Les Robinson, author of “Changeology” joined us at DMU via the web on Monday 20th April, as part of the Spring 2017 Green Bridge events programme, to share his insights on designing projects and programmes to change behaviour to promote sustainability.
I’m a big fan of Les’s approach – it draws on academic research evidence, but is equally based upon what Les and others have found working in practice in a range of real-world projects.
Les’s slides and a recording of his talk can be accessed below – there’s an excellent mix of ideas to help understand behaviour, and practical ideas on how to influence it.
What I’ll mention here is one of the main ideas that he raised that people took away – how to work well with “theory”.
We talk a lot about theory in a university setting. In the social sciences, a theory is our way of offering an explanation or account of what seems to be going on in a situation. Les is with Kurt Lewin in thinking that “there’s nothing as practical as a good theory” – and a key part of the Changeology approach to designing initiatives is coming up with an understanding of what’s going on (by talking to and involving the people who the project affects/involves) and articulating a theory of change – that is, how the initiative will actually lead to the desired behavioural changes (see quote).
This sounds obvious and useful, yet it’s surprising how often these two steps don’t take place – I’ve certainly been guilty of it in the past, and many projects or research studies skip this step of clearly developing a theory.
“Theories of change are useful. How we think matters a lot. Failed projects usually fail because their thinking was wrong, not because their execution had mistakes. It’s good to be exposed to a lot of concepts and theories, so we have alternative ways of seeing and thinking. p.s. All theories are wrong.”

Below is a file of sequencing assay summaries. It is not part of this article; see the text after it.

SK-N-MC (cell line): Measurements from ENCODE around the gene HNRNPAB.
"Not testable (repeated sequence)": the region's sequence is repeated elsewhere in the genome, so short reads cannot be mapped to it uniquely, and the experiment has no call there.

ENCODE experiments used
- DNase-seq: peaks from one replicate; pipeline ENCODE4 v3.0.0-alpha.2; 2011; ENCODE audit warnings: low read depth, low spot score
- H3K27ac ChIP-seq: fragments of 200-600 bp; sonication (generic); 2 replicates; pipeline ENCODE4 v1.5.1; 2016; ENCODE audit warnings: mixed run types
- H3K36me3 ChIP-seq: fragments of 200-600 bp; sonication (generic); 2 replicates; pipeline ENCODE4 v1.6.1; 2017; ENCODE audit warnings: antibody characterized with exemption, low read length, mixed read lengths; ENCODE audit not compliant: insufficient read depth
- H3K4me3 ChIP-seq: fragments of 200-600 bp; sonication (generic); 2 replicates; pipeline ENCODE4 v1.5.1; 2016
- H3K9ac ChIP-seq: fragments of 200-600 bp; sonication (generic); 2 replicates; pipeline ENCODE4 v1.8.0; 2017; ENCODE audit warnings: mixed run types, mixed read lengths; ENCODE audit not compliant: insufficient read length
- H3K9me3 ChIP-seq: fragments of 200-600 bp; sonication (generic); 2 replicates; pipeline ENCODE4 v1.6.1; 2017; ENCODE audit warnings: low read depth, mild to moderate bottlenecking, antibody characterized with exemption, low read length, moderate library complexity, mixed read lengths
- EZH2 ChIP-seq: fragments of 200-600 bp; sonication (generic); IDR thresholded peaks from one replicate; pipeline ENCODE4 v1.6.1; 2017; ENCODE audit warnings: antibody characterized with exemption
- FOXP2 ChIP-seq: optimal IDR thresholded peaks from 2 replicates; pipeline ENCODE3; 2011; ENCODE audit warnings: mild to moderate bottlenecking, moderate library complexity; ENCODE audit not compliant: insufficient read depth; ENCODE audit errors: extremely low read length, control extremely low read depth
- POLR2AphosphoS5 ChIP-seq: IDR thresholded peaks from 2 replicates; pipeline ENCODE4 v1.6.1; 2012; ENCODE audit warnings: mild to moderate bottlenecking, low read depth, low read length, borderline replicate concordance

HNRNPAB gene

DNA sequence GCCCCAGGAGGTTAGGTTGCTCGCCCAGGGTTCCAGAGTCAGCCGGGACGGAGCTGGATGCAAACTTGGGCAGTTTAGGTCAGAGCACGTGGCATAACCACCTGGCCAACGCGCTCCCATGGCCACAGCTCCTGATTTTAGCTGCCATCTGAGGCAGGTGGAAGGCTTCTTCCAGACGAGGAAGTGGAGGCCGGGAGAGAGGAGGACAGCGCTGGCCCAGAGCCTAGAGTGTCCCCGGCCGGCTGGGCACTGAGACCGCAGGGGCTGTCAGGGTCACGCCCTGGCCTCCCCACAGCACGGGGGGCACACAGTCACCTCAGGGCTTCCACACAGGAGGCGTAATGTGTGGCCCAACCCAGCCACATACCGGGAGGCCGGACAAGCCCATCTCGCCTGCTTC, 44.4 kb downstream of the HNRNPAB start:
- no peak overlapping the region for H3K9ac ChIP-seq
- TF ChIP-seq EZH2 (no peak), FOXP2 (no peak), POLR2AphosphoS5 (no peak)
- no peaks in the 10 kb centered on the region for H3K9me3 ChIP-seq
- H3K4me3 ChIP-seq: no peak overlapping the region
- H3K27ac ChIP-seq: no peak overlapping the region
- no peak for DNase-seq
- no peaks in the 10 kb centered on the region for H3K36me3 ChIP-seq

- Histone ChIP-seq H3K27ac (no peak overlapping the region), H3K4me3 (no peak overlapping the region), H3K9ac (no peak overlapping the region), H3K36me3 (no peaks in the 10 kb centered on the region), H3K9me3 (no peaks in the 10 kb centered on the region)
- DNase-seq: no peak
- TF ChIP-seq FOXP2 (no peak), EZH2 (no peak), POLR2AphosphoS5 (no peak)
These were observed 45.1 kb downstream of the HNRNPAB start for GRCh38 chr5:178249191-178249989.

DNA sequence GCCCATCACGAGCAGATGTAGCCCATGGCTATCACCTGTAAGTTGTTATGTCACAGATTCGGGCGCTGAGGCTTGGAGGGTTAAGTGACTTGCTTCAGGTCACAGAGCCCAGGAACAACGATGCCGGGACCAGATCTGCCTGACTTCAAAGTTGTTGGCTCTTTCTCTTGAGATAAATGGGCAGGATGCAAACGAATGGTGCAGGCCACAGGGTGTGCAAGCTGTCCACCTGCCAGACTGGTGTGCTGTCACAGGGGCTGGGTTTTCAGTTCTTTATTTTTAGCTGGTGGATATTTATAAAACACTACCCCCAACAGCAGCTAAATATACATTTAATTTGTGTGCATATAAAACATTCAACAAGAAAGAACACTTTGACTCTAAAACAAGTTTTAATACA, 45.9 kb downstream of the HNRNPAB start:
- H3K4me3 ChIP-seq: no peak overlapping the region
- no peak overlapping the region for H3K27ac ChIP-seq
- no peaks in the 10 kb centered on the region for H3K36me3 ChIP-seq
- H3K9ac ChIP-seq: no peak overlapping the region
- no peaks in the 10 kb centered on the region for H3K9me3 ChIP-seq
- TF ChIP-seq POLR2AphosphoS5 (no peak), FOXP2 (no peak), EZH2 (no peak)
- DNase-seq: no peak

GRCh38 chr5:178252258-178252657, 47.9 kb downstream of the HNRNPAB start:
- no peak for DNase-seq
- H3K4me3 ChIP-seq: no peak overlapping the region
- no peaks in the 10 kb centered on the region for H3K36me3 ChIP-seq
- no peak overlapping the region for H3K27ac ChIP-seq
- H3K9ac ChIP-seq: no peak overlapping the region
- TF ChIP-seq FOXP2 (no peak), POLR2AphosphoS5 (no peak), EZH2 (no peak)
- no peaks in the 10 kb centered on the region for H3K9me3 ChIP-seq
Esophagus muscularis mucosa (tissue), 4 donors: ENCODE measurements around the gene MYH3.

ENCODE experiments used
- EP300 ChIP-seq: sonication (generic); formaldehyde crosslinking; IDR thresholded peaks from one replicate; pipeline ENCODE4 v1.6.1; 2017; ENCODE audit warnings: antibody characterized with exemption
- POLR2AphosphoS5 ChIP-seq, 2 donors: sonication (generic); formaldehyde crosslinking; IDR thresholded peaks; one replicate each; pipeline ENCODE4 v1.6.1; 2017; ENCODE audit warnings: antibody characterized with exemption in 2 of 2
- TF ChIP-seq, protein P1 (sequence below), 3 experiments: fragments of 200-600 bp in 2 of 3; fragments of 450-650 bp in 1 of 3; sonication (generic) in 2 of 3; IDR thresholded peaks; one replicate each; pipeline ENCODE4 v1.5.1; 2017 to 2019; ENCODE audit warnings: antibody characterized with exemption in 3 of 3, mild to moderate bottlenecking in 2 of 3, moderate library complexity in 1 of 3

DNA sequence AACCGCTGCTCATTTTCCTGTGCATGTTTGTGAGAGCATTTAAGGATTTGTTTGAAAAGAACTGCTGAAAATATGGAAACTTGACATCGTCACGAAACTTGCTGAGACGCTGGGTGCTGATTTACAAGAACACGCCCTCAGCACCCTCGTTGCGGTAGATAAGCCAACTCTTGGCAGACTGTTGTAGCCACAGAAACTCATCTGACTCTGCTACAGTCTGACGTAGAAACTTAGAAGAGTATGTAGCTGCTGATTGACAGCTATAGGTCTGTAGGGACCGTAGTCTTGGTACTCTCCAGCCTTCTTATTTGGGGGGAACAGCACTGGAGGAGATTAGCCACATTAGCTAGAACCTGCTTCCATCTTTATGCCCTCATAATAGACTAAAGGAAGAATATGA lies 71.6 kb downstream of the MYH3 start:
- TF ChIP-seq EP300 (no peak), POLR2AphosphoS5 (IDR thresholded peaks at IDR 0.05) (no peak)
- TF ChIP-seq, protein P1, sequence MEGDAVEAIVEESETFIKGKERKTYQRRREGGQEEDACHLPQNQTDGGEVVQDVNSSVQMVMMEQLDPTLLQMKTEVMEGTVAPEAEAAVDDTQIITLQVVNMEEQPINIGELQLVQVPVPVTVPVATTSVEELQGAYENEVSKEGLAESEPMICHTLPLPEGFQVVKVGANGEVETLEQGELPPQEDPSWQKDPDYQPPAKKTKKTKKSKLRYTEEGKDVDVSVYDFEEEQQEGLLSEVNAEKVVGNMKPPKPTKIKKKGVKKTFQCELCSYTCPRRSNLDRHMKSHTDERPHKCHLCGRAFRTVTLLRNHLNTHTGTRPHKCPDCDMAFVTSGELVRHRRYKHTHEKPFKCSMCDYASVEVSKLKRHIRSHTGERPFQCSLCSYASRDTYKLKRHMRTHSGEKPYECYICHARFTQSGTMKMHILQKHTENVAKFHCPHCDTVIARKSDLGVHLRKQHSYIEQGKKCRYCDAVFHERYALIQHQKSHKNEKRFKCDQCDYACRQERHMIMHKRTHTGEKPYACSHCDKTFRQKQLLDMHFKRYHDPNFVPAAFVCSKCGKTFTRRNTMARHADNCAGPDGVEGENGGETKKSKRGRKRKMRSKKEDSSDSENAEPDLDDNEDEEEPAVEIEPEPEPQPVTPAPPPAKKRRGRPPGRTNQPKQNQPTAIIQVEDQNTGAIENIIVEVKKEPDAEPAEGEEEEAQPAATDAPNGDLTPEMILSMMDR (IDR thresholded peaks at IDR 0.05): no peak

For an environmental behaviour change project, a theory might be any general understanding that we take into a situation (e.g. “people care about saving money on their fuel bills”; “people trust information from similar peers”) or academic models such as “The Theory of Planned Behaviour”. Les’s point is that theories such as these will never capture the full complexity of what’s going on in a particular situation. Therefore, the theories with most explanatory power are those developed through actively engaging with a specific situation over time to develop an understanding of what’s going on, what works and why.
Now, there is always a trade-off between parsimony (that is, being brief – helpful for theories we can remember and apply) and validity (actually capturing what’s happening in a situation). The reminder here is to treat our theories as provisional and open to be challenged, and as we develop a specific project, to develop a more detailed and nuanced understanding of what’s going on and how our intervention could work over time.
I recommend Les’s book and blog for anyone interested in exploring these ideas further.